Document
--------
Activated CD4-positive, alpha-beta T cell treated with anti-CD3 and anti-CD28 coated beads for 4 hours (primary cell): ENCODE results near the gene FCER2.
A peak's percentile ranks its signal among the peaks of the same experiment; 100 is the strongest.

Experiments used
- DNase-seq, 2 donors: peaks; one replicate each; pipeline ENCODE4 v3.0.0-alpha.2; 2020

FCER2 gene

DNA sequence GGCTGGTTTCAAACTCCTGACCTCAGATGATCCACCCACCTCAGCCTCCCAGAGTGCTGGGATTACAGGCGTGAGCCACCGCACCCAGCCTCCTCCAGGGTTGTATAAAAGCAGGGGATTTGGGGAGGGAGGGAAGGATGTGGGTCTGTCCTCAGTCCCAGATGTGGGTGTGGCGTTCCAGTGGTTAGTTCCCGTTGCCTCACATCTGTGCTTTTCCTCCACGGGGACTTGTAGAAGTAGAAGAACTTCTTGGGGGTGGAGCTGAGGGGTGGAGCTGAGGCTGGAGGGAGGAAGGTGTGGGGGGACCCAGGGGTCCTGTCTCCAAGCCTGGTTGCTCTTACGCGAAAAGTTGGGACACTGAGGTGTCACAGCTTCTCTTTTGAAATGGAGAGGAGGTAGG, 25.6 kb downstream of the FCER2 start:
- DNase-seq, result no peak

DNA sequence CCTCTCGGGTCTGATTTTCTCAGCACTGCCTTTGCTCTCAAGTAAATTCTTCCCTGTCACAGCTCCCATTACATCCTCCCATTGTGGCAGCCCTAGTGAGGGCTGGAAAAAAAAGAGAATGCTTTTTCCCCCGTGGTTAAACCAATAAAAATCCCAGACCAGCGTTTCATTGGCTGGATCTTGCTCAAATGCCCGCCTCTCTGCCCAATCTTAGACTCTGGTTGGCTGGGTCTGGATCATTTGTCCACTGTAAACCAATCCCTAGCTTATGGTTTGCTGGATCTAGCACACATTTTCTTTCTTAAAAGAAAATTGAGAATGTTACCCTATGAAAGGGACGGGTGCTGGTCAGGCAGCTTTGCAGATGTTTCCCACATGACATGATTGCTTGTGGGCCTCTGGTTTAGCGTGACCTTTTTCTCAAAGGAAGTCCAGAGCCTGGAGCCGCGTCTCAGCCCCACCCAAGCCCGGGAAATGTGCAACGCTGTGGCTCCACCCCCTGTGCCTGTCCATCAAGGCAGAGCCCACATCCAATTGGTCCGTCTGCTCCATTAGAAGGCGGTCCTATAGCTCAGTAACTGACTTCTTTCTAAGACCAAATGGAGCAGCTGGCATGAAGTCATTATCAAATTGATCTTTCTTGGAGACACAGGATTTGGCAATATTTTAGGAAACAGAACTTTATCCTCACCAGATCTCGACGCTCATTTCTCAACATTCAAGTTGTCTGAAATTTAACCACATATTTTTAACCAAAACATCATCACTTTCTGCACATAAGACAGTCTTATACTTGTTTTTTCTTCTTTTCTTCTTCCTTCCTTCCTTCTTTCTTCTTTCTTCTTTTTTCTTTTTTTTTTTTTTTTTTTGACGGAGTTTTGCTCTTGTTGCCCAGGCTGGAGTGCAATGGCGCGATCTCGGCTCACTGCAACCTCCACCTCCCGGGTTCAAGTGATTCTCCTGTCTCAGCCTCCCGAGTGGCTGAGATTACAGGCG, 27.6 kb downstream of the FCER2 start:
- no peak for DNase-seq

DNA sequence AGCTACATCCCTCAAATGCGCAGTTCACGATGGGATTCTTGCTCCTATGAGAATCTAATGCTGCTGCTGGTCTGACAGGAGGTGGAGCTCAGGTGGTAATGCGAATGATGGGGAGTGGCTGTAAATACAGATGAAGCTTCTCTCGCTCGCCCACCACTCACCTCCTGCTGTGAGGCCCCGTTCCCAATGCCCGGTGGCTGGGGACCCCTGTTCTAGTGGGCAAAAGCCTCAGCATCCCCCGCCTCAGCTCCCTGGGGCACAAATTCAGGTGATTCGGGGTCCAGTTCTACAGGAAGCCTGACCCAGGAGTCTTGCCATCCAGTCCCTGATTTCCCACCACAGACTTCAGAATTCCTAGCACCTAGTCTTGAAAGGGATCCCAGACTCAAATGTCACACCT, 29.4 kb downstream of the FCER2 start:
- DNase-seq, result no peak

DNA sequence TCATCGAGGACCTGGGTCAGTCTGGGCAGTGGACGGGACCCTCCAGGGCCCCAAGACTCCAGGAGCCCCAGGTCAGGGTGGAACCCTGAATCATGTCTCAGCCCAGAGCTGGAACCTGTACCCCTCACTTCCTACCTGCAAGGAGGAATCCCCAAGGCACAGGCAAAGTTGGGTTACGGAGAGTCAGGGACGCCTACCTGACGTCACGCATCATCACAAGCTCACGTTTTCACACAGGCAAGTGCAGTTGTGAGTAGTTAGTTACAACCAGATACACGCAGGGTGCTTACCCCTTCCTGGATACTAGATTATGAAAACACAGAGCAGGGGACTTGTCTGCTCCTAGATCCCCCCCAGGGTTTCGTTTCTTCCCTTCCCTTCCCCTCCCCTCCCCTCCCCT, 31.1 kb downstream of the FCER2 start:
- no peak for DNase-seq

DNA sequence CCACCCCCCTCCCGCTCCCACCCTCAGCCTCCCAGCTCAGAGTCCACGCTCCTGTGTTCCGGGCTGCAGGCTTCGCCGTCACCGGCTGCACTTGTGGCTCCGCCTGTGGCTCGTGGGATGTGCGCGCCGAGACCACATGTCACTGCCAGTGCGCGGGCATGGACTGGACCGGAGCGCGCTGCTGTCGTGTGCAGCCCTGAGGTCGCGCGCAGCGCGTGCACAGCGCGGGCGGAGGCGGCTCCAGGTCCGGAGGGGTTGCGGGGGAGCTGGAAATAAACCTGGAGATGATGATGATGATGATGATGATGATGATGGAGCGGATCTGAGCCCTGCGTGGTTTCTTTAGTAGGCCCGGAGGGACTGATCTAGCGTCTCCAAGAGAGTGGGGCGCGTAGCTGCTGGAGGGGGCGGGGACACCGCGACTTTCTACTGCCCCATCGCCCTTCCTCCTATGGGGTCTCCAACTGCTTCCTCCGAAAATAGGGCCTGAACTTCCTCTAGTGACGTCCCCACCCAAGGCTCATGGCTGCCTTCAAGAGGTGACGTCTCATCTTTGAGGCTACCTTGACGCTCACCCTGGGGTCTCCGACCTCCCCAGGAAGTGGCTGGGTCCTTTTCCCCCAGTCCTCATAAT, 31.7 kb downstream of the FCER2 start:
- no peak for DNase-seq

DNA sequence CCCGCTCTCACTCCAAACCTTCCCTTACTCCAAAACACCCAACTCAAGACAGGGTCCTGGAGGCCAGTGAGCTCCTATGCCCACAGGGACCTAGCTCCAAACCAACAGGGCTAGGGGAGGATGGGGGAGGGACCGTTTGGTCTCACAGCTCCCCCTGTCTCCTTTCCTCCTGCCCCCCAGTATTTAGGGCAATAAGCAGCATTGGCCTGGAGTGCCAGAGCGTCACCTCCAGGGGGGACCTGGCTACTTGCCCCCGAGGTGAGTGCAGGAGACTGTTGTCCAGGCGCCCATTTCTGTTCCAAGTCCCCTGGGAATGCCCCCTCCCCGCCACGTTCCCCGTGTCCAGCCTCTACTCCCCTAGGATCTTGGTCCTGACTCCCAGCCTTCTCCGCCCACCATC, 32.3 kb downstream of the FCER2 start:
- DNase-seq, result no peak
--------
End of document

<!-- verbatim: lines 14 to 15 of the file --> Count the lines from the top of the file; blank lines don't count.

DNA sequence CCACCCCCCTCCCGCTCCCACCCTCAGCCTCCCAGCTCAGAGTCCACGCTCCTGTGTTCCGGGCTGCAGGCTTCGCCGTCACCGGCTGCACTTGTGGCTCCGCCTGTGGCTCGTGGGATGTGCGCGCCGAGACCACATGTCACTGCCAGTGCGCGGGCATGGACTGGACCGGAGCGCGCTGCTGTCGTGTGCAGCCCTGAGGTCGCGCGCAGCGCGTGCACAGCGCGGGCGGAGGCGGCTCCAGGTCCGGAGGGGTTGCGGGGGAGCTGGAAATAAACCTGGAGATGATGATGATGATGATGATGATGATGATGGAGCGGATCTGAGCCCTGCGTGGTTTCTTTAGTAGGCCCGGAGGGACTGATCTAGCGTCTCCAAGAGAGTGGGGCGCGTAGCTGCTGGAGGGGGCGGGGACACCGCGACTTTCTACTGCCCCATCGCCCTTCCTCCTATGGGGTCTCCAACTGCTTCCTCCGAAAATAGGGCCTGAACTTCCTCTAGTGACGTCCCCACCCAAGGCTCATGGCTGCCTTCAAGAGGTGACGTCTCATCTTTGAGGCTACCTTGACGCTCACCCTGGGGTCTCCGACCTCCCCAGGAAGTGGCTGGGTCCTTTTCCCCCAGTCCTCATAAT, 31.7 kb downstream of the FCER2 start:
- no peak for DNase-seq